The group's summer headlining tour has been a sold-out success, with packed houses including Cleveland's 5,500-seat Plain Dealer Pavilion and the 6,207-capacity Penn's Landing in Philadelphia.
And to think last summer they were just another four anonymous teenagers making noise in a Las Vegas garage. Sound crazy?
"No, it's totally crazy!" agent Andrew Simon of APA told Pollstar, laughing. "It's great. I'm really happy for them. I think it's been tremendous. What amazes me about them is that they have such a strong opinion of how they want to be presented
visually, musically, everything. I don't find that with a lot of bands their age."
Scott Nagelberg of Crush Music Media Management told Pollstar the group is "probably one of the smartest bands that I've ever worked with, especially for their age."
Panic! At The Disco got its start as a project of childhood friends Ryan Ross and Spencer Smith.
"I was 12 or 13, and Ryan was the same age, when he got his first guitar and I got my first drum set for Christmas," Smith told Pollstar. "I think the first song we learned was 'All The Small Things' by Blink-182."
Within a couple months, the pair began coming up with original material: "20 or 25 songs that were just horrific sounding, just horrible," according to Smith.
Eventually, the group grew to include vocalist Brendon Urie and bassist Brent Wilson and began refining its sound, blending emo/pop-punk with drum machines, synthesizers, accordions and more. Using Ross' laptop, the quartet recorded two songs and posted them on PureVolume.com.
Ross posted a link to the tunes on the online journal of Fall Out Boy's Pete Wentz. Enthralled, Wentz immediately signed the group to his Fueled By Ramen imprint, Decaydance, which released the band's debut album, A Fever You Can't Sweat Out, last September.
Wentz also easily convinced Simon and Nagelberg to get involved.
"When I heard the two songs ... I knew right away that this was the band," Nagelberg said.
After playing its first show ever in August 2005, Panic! At The Disco hit the road as the opening act for Acceptance and three other groups.
The Nintendo Fusion Tour, headlined by Fall Out Boy, was next, followed by a lengthy stint with The Academy Is ... .
Panic!'s first headlining tour launched in June with support from Dresden Dolls, OK Go, and The Hush Sound.
Despite interruptions including the abrupt departure of Wilson and his replacement with high school friend Jon Walker, as well as the death of Ross' father, the group has managed to pull off numbers this summer that most acts can only hope to achieve after years of touring.
Panic!'s stage show has evolved to include a troupe of dancers and an elaborate backdrop anchored by a 16-foot-tall windmill. The band also enlisted two extra multi-instrumentalists to help bring the strings and electronic textures of A Fever You Can't Sweat Out to life.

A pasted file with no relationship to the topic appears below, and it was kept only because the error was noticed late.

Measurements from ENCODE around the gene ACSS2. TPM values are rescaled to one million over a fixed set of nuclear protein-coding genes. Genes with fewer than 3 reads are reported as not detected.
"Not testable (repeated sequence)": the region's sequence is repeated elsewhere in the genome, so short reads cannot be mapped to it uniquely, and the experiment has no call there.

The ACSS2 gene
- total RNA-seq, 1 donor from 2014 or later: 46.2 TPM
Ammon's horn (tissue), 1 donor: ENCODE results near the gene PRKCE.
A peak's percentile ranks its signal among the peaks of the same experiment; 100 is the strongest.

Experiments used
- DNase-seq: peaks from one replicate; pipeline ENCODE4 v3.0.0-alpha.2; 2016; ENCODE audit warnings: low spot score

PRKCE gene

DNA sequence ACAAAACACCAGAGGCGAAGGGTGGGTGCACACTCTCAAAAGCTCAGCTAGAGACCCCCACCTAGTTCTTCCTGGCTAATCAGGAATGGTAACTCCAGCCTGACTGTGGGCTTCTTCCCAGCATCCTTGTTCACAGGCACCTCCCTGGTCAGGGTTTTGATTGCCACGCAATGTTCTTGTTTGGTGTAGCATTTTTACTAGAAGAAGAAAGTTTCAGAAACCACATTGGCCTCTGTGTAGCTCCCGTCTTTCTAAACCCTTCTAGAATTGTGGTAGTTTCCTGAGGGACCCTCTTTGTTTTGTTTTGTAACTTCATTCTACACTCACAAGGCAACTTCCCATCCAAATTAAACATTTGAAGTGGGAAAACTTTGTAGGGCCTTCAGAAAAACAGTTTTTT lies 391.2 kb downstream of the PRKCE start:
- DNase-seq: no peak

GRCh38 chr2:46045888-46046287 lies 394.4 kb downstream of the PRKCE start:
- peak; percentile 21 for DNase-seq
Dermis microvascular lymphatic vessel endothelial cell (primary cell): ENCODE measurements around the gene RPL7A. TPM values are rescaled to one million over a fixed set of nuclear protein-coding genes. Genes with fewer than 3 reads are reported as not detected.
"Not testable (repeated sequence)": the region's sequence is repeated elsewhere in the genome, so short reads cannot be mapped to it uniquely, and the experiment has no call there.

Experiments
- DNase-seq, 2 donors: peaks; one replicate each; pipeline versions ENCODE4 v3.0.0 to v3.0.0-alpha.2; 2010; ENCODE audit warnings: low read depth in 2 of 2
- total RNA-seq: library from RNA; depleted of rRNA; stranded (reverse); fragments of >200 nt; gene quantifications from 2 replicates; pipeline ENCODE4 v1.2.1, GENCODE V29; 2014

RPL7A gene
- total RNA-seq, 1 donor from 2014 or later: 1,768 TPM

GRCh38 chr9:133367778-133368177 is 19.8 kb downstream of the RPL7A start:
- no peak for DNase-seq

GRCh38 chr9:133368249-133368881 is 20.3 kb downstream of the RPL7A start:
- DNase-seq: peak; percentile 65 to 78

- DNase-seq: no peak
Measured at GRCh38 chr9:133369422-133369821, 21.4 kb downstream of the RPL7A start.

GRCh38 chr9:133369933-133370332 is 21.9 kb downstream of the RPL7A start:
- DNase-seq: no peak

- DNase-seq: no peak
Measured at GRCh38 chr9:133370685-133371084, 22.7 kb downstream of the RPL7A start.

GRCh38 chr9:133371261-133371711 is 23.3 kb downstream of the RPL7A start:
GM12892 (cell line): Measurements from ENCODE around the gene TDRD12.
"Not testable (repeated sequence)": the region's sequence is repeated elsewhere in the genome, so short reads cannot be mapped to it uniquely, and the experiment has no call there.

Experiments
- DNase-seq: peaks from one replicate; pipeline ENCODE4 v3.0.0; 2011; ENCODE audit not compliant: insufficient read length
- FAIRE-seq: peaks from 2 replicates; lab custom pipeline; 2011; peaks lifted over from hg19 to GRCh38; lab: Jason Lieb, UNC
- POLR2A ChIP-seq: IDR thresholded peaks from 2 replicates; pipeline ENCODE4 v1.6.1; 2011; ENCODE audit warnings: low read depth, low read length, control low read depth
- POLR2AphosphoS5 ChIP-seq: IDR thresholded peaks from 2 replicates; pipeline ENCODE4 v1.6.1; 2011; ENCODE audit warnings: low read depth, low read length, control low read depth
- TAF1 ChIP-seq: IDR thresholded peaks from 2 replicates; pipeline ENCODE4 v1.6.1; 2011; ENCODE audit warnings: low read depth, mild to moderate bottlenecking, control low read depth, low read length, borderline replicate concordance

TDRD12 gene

The group will take its show to Europe for a round of festivals in late August, followed by a four-date Australian trip and a Euro club tour in October.
So what's next? Arenas, of course.
"These guys have really stepped up to another level, to the point where you're looking at the show and you're like, 'Oh yeah, these guys are going to an arena,'" Simon said. "Which I think is amazing, because I think a lot of people don't necessarily spend the money reinvesting in themselves the way these guys have."
"If they had gone out with just the four of them, just playing in front of a banner behind them or nothing, they wouldn't be as happy," Nagelberg said. "Even though the tour would be successful and they would potentially come home with more money, it's about feeling comfortable and bringing the show they want to bring, and that's worth more to them than anything else."
Both Simon and Nagelberg used the phrase "raising the bar" in describing the band's live set, and both agreed that they'd never seen a band rise through the ranks so quickly.
"It's moved faster than anybody possibly could have imagined," Nagelberg said. "It's lightning in a bottle, and it's a matter of working and taking their great ideas and turning them into something feasible and into a reality."
"There's not a lot of bands out there right now at their level who are putting so much back into their show," Simon said. "It's a real spectacle."
Tentative plans call for the band to spend late December and early January writing new material, then record a sophomore album in early 2007. For now, though, the group is focusing on developing its already-extravagant live show for the arena stage.
Dates are still being firmed up for the band's fall tour, but expect to see the group headlining 6,000- to 12,000-seat venues across North America.
"They're just going to keep outdoing themselves when they play bigger venues - they're just going to bring even more of a show," Nagelberg said.
"When it comes down to it, they're doing what they enjoy the most. They're smart."